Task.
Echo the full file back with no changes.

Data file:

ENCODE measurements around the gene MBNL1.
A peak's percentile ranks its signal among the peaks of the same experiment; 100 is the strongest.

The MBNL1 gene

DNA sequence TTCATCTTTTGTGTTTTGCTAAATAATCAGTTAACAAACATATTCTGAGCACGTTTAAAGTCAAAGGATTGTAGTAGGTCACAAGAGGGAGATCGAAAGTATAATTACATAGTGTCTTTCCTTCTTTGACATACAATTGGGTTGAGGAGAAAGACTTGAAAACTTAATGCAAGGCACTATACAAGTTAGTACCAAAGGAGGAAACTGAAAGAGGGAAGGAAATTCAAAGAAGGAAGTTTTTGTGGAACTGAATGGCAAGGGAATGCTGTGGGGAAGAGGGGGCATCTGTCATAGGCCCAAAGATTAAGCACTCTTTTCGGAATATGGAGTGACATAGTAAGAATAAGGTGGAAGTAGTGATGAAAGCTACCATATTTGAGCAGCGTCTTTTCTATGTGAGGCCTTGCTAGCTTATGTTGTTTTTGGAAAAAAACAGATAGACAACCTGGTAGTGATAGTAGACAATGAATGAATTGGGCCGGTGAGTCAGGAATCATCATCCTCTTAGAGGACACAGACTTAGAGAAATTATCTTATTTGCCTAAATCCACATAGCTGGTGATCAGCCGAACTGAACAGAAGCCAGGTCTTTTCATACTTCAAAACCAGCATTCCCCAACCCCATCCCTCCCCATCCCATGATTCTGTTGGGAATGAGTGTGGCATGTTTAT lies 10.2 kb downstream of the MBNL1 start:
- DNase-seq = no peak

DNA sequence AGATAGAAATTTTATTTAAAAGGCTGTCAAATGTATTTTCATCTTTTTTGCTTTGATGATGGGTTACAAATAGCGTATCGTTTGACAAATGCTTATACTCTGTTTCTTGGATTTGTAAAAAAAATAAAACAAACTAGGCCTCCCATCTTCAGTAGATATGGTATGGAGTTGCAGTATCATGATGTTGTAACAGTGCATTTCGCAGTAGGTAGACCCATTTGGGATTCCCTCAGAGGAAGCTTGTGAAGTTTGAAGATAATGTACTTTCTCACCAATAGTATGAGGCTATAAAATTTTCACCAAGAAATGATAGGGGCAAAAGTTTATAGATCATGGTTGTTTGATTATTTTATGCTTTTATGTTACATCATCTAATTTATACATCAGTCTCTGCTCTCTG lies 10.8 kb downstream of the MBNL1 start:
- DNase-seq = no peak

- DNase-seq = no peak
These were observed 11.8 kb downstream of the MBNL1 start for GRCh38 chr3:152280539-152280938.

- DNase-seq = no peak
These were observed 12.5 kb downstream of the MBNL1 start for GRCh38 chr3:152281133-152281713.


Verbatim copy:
ENCODE measurements around the gene MBNL1.
A peak's percentile ranks its signal among the peaks of the same experiment; 100 is the strongest.

The MBNL1 gene

DNA sequence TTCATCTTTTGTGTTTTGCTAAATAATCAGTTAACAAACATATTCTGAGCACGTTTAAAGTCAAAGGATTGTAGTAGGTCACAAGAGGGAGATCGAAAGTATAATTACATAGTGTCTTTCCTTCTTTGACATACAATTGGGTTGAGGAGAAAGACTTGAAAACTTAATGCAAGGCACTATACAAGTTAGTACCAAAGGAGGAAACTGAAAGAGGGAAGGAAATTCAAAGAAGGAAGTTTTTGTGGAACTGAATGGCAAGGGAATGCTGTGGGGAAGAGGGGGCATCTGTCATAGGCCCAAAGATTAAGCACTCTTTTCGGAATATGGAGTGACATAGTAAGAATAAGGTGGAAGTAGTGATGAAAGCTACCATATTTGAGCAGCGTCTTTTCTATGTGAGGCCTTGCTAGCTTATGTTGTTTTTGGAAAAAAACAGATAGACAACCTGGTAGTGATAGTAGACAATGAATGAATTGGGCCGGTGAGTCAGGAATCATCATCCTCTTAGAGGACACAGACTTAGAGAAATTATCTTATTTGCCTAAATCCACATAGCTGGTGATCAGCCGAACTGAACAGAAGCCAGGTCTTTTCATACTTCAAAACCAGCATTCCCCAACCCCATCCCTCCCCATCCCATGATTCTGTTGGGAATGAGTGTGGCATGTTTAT lies 10.2 kb downstream of the MBNL1 start:
- DNase-seq = no peak

DNA sequence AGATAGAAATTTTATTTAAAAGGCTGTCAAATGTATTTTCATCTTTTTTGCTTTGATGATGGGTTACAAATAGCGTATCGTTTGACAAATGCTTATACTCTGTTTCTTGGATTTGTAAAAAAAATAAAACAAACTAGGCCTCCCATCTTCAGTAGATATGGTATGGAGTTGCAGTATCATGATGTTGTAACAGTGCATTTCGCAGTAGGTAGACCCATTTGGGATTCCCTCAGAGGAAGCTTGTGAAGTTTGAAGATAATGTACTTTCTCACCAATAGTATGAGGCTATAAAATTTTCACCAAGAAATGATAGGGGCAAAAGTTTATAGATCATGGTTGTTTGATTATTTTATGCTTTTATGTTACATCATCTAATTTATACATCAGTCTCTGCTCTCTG lies 10.8 kb downstream of the MBNL1 start:
- DNase-seq = no peak

- DNase-seq = no peak
These were observed 11.8 kb downstream of the MBNL1 start for GRCh38 chr3:152280539-152280938.

- DNase-seq = no peak
These were observed 12.5 kb downstream of the MBNL1 start for GRCh38 chr3:152281133-152281713.